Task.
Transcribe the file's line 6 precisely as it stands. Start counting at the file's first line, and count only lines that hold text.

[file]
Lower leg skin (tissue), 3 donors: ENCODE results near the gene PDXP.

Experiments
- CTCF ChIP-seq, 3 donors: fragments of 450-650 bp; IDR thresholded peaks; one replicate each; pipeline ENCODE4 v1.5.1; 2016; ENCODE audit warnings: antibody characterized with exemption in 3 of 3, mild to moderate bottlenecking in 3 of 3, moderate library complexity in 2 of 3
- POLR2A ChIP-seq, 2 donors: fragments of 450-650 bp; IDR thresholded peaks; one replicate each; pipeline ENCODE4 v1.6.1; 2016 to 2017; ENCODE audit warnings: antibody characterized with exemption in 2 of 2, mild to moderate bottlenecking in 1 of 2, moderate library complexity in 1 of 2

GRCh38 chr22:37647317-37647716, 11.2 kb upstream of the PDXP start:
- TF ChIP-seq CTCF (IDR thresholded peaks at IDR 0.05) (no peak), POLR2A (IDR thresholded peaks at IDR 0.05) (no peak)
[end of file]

- TF ChIP-seq CTCF (IDR thresholded peaks at IDR 0.05) (no peak), POLR2A (IDR thresholded peaks at IDR 0.05) (no peak)